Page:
Doug Johnson on Media Bias

Rose Institute fellow Doug Johnson was recently quoted in a Victorville Daily Press article that focused on American’s view of whether the media is impartially reporting on this election. Doug thinks the media bias is more pervasive and noticeable:

In a Rasmussen Reports poll released in September, 55 percent of likely American voters think that media bias is more of a problem than campaign contributions in the presidential race.

“I think it definitely exists,” said Doug Johnson, a fellow at the Rose Institute of State and Local Government, in Claremont. “It definitely is more noticeable and visible this election.”

Johnson said he thinks there’s more and more a sense of a journalist’s role as an advocate, and that’s how journalists justify it to themselves.

Another Rasmussen poll conducted in July found that 57 percent of likely voters think presidential candidate Sen. Barack Obama, D-Ill., has received the best treatment from the media, while 21 percent thought his Republican opponent, Sen. John McCain of Arizona, has received the best treatment.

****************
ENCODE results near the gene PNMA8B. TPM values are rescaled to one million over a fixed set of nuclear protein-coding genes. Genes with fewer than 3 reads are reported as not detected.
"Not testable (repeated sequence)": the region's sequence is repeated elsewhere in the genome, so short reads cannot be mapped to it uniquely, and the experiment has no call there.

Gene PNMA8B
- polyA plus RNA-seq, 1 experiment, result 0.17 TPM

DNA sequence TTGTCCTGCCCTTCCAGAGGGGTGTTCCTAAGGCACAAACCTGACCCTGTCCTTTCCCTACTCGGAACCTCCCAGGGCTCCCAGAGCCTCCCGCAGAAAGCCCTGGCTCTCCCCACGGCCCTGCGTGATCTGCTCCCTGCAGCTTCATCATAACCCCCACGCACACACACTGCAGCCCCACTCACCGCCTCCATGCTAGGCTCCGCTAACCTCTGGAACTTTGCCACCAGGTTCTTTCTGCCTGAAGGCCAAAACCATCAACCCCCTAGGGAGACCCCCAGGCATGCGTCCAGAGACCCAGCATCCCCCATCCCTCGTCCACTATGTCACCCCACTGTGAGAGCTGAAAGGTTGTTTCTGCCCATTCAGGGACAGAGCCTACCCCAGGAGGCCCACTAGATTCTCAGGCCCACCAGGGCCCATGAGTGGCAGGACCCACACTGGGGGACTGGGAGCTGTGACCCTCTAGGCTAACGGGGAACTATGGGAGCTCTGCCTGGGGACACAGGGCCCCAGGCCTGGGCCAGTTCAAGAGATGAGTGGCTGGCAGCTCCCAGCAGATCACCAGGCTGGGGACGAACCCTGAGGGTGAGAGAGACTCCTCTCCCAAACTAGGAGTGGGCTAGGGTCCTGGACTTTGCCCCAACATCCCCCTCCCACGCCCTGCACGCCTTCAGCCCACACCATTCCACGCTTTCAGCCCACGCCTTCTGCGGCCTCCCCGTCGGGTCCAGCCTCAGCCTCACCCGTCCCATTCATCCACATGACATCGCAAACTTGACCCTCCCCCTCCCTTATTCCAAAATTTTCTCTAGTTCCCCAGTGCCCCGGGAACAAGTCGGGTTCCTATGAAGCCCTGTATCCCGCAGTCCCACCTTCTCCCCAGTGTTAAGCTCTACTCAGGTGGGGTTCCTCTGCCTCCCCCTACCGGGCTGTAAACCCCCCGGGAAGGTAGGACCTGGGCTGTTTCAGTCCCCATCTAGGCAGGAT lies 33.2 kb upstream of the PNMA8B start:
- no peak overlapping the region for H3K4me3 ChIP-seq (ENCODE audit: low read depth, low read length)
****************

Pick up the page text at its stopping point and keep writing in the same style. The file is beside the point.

“We know from surveys that Washington correspondents typically vote 93-7 for the Democrat in presidential elections,” said Tim Groseclose, the lead author of the UCLA study. “Given that, perhaps we shouldn’t be surprised when we see journalists treating the Democratic candidate so favorably.”

Johnson agreed, saying that there’s a bias in favor of the Obama-Joe Biden president-vice president ticket and against the McCain-Sarah Palin ticket.

“I think it increases the polarization of the country,” Johnson said. “As liberals move to CNN and conservatives to Fox, the media reinforces that separation instead of bringing people together.”

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